In my final months of my first year at Cardiff I worked as part of a project to clean and stabilise Anglo Saxon grave goods from Star Hill, near Bridge in Kent. The objects were part of an excavation that took place between 2005-2008. Unfortunately, they received no after care and much of the documentation was poor.
The main concern of the work was to clean and document the mineralised preserved organics (MPO) that covered much of the iron objects. This phenomenon occurs when the metal corrodes at a faster rate than the organics decay, and the form is recreated in the corrosion products.
I was allocated an iron knife, fragments of a second iron knife, a bundle of keys wrapped in MPOs and a number of small pieces of chatelaine. All these objects consisted of iron, some small elements of copper alloy and mineralised textiles. Aside from these I was also allocated six glass beads.
Most of the cleaning took place using hand tools under the microscope. A porcupine quill, stiff, short brush and glass bristle brush were used to remove the chalk matrix that remained. The chalk was present as both white clumps, and a more yellow composition that took on the shape on the textile it covered. Both were easily removed with careful abrasive action. Only the very soft chalk was removed as more abrasive action risked damaging the MPOs. This simple mechanical treatment was used for the chatelaine pieces, the bundle of keys and the broken knife. I really enjoyed this work, it required a steady hand and attention to detail, and am pleased with the final results.
The knife blade required treatment under the air abrasive unit to remove powdery corrosion products. Towards the handle end mineralised textiles were present, these were protected using cling film when in the air abrasive. I had had a little practice using the equipment and this helped me grow in confidence. The depth of the corrosion varied across the blade, which meant in some areas I quickly hit the metal below the magnetite layer. A bulging area that resembled weeping was left so as not to risk the stability of the blade.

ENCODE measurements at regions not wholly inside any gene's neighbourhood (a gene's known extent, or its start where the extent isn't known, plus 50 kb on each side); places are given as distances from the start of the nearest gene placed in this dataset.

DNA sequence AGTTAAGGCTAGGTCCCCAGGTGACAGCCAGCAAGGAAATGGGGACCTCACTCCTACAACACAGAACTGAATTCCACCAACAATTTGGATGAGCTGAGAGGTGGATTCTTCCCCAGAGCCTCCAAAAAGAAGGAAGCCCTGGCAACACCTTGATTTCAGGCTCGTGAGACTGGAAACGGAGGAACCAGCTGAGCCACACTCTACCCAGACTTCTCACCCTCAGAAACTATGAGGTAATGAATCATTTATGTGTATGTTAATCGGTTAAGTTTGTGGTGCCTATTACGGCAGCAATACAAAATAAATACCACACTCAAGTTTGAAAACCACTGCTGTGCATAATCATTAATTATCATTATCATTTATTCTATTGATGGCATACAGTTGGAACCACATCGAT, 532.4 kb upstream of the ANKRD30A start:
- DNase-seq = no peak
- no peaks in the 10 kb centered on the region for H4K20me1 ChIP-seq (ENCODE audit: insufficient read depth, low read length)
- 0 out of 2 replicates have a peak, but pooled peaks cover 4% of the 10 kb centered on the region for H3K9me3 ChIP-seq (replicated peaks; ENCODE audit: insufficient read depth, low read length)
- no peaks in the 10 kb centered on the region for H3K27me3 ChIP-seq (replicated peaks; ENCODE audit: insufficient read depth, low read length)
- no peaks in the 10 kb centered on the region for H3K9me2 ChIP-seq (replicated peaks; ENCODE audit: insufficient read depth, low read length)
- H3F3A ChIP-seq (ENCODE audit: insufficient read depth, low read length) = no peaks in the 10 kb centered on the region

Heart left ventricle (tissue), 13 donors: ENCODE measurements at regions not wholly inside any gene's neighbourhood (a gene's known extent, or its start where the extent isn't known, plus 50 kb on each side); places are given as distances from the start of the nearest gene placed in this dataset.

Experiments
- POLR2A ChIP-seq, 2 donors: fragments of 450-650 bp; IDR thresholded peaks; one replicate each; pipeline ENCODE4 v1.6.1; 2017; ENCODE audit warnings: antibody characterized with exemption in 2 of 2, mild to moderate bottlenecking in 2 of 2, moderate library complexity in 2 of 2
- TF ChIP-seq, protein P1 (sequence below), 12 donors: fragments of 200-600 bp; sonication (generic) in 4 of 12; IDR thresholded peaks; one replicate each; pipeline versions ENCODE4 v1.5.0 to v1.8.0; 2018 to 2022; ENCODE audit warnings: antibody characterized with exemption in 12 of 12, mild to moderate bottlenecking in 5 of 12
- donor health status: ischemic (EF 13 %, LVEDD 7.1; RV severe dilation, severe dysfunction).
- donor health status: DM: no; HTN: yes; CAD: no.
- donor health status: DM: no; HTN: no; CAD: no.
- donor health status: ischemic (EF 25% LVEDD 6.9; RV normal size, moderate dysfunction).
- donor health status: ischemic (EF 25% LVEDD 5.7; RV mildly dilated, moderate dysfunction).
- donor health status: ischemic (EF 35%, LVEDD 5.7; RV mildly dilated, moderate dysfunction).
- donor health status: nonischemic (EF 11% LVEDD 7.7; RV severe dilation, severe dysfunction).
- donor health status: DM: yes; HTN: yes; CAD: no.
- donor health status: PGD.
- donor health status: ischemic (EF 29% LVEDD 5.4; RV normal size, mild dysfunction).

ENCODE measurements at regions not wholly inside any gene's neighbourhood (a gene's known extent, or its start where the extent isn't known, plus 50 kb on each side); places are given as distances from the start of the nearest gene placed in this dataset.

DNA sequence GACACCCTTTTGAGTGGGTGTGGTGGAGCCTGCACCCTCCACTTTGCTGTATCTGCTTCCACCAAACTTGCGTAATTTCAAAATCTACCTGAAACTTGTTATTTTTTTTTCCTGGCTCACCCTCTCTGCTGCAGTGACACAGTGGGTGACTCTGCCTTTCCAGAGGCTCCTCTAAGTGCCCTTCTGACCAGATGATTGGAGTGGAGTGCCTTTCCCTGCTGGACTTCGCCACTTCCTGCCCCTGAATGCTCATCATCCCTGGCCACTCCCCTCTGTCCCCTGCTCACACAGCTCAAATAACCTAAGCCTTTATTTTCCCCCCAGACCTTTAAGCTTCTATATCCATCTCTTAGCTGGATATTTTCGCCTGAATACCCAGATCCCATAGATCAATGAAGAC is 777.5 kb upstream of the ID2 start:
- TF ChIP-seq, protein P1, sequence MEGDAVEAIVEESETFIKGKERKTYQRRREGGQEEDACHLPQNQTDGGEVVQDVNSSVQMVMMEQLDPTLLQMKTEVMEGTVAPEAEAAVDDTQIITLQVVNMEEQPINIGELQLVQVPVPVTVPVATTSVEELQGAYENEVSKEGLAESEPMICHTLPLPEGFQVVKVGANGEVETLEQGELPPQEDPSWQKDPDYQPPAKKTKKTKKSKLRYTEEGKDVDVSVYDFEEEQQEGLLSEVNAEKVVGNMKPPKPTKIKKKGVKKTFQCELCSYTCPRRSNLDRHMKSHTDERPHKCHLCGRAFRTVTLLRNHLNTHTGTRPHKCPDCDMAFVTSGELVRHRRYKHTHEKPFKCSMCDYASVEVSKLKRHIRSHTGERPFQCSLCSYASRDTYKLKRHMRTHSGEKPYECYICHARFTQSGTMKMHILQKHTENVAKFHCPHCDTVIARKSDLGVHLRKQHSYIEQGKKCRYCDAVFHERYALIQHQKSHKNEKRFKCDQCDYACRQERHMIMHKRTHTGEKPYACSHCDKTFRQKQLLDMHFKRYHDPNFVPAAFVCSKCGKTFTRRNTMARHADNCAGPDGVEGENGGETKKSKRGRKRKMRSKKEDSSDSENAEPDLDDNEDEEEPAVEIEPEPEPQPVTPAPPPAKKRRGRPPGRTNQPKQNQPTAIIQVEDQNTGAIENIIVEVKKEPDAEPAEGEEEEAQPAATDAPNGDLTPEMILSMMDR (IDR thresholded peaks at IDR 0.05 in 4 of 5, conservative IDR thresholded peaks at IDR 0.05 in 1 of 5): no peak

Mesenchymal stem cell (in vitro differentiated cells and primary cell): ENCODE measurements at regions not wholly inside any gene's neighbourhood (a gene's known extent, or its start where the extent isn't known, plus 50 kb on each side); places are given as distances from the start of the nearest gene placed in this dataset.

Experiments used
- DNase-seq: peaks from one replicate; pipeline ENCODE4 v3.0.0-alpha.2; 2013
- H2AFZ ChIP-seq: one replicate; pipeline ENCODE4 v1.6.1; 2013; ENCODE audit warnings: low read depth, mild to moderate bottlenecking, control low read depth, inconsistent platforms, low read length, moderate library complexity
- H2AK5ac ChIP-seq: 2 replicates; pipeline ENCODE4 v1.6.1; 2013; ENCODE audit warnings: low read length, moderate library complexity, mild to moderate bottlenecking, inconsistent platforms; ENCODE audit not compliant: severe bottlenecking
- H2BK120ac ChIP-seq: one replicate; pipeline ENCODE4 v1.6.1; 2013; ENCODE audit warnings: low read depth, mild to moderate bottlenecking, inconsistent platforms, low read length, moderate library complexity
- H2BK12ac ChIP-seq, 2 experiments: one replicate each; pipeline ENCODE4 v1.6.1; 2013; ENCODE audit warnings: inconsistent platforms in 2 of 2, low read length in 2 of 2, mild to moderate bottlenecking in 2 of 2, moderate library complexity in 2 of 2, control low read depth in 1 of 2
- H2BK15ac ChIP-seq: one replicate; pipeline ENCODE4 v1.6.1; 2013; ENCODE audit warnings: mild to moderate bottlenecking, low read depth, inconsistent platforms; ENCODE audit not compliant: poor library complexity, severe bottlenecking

Air abrading was also used to reveal the construction method of the chatelaine. Copper alloy wiring was utilised to connect short iron rods that created the chain. The best example of this wiring was identified using the X-ray images and chosen to be revealed. Using a little aluminium oxide powder to remove the iron corrosion that covered it, an echo of the original wire was revealed in iron magnetite. It is beautiful! I am very pleased with the results.
Finally, there was the cleaning and coating of the glass beads. This was carried out using IMS and ethanol applied using a cotton swab, and coated in Paraloid B72 5% in acetone applied with a small brush. The glass beads are lovely and the simple treatment was sufficient to bring out their detail.
I really enjoyed carrying out this work, much of which cannot be seen. The MPOs are fascinating and revealing the copper wiring was fantastic! It has sparked a growing interest in archaeological work just in time for my month in Çatalhöyük, Turkey, working with in-situ archaeological structures and newly excavated objects.